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Lost (2004-2010)

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“We have to go back!” Indeed, we do. It’s been a little over a year and it is time to get Lost again. A year after it gracefully and soulfully bowed off of the air, it’s still amazing how good the series as a whole actually was, and that’s the best way to watch it: in it’s entirety. You can purchase it on DVD and Blu-Ray (thank you, Buena Vista) or stream it (thank you, Netflix), but you’ve got to watch it in healthy chunks until you’ve reached the end. It’s not a waste of time; it’s still that good and no TV show not called The Simpsons has ever demanded as much repeat viewing as Lost. Try and find all the hints and easter eggs you missed the first time around. or try to guess which episode was the first one written after the showrunners had gotten ABC to agree to end the show in 2010. My guess? “Expose”. Nikki and Paulo are killed in a merciless fashion and then the show takes off and doesn’t look back until it’s “Through the Looking Glass”. Gregg Lipkin


 
Miami Vice (1984-1990)


It’s been five years since Michael Mann’s Miami Vice failed to become a blockbuster summer hit, and the movie’s detractors are all too ready to list the reasons why it underwhelmed. Chief among them is the perceived frustration of audiences’ expectations for a slick and stylish update on the ‘80s television series. Yet in reality, Miami Vice offers every thrill one could want in a summer film: sports cars, go-fast boats, races, chases, shootouts, beautiful scenery, tough guys and gorgeous women. Mann’s insistence on going deep into his locations and creating high stakes for Crockett and Tubbs elevates the material beyond simple escapism and enhances the film’s examination of life undercover. The complex plot of Miami Vice—part police drama, part film noir, part forbidden romance—demands revisiting. In celebration of the film’s fifth anniversary, watch Miami Vice on Blu-ray to fully appreciate how Mann and director of photography Dion Beebe immerse us in the daring lives of detectives living on the edge between crime and justice. Thomas Britt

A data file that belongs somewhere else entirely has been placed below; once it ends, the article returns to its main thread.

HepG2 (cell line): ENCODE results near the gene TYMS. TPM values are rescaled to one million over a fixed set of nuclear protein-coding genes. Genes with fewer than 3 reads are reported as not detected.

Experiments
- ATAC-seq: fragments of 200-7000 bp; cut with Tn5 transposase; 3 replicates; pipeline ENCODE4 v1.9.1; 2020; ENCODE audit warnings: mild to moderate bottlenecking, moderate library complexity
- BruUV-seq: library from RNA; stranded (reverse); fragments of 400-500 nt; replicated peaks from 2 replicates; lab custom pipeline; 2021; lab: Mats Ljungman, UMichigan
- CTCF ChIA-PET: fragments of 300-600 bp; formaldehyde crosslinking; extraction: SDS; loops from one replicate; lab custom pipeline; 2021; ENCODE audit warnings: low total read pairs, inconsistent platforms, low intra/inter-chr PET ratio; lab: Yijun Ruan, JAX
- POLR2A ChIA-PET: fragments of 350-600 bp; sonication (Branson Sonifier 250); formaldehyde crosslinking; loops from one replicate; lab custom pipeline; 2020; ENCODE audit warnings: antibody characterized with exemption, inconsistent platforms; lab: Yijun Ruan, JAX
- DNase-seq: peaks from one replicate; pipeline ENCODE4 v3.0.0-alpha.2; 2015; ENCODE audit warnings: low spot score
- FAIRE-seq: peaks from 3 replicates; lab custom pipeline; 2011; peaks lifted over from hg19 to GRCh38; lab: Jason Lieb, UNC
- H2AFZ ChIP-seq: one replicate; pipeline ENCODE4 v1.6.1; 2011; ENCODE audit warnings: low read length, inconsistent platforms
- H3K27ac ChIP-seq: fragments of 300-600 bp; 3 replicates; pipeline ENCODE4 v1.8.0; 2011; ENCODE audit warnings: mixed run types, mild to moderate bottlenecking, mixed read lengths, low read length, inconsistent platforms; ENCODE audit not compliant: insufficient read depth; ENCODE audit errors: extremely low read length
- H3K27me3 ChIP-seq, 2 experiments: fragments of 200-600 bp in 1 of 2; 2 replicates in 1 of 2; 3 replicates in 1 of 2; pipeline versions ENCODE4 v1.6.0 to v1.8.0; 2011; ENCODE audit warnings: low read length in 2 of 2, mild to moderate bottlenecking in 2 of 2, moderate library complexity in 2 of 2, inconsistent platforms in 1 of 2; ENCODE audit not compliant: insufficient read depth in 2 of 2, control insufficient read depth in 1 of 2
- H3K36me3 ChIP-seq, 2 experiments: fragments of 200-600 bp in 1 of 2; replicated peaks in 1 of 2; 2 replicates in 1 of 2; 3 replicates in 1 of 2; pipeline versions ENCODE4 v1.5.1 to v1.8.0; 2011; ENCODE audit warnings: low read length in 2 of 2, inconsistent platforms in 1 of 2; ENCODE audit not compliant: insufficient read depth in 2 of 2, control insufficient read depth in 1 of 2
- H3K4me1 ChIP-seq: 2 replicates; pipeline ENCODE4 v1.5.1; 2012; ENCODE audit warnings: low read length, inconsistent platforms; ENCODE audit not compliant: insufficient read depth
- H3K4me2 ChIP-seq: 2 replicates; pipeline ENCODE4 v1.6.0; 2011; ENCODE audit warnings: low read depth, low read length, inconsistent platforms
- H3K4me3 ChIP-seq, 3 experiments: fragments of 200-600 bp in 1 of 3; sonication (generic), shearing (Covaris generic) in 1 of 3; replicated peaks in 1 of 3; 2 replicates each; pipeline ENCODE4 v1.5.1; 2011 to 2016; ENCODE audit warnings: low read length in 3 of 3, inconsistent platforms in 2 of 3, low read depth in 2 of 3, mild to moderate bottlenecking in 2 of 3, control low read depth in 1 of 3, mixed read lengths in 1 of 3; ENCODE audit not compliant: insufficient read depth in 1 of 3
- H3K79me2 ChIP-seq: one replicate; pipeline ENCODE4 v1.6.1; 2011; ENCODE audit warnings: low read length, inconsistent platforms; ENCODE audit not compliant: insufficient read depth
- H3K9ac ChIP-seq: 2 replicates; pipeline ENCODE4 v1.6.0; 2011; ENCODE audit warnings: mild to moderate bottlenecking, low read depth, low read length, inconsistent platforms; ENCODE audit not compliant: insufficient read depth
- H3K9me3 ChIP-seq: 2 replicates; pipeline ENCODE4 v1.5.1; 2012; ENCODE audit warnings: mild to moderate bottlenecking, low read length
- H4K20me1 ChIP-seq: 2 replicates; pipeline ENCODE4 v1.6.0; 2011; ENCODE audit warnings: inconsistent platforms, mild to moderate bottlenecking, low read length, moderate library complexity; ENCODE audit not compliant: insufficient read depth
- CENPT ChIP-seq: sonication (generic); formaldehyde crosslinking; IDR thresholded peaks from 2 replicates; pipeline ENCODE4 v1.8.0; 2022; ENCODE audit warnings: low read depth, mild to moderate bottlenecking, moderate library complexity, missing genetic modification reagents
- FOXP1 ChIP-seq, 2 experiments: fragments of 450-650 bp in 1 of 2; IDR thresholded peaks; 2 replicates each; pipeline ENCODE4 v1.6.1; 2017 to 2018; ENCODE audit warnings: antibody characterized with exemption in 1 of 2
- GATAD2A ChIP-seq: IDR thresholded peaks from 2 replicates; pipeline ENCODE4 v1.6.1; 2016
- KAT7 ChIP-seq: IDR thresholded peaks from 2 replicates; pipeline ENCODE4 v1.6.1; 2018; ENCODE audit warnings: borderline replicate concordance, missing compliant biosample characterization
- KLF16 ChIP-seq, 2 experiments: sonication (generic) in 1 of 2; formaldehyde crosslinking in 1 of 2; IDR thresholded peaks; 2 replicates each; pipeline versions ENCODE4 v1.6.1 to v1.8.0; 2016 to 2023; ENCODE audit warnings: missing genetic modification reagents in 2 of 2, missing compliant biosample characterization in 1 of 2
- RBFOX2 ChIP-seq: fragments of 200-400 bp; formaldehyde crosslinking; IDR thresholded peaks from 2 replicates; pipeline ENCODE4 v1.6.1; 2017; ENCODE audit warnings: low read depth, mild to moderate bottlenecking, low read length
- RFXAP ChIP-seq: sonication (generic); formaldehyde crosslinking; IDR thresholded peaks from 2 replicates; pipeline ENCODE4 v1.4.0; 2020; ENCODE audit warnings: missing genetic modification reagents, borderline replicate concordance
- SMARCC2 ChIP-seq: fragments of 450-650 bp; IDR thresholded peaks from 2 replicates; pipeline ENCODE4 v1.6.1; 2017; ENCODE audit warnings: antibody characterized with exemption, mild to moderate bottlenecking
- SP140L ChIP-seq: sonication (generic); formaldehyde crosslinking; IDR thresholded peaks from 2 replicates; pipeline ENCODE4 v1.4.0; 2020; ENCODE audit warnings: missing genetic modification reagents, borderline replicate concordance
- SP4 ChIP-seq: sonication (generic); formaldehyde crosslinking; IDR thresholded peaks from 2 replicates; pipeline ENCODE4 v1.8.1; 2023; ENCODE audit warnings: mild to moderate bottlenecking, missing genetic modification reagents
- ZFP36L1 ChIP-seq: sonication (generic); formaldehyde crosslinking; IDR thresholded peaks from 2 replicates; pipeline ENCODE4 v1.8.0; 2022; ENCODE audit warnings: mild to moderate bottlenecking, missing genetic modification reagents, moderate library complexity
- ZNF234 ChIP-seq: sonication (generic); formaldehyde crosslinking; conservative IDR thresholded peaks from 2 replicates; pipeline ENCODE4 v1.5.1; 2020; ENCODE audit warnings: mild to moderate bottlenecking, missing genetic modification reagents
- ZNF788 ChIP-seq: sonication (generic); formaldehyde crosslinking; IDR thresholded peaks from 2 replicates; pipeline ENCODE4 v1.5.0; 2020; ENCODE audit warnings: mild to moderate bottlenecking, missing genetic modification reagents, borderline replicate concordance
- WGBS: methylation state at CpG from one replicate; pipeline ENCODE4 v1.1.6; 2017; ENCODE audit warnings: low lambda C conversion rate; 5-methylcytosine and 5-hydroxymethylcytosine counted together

The Monkees (1966-1968)


Watching The Monkees always makes me think of summer. Maybe it’s because most networks only seem to add it to their schedules at this time of year, or because the series is set in Hollywood’s vision of a stereotypically sunny California, where it only rains nearby haunted houses. Depending on the episode, our four rock stars (who want a small, devoted following, not worldwide fame) might deal with bumbling spies or the devil himself, but they can always sing their way out of trouble. Zany musical interludes of classic hits like “Daydream Believer”, “Pleasant Valley Sunday”, and “(I’m Not Your) Steppin’ Stone” are like music videos for the 1960’s. Look closely and you’ll catch celebrity cameos ranging from Frank Zappa to Batman’s Julie Newmar. In other words, it’s the perfect balance between those complicated plot-driven dramas and the brain dead reality shows that networks usually fill their summer schedules with. Jessy Krupa


 
Movies in the Download Mode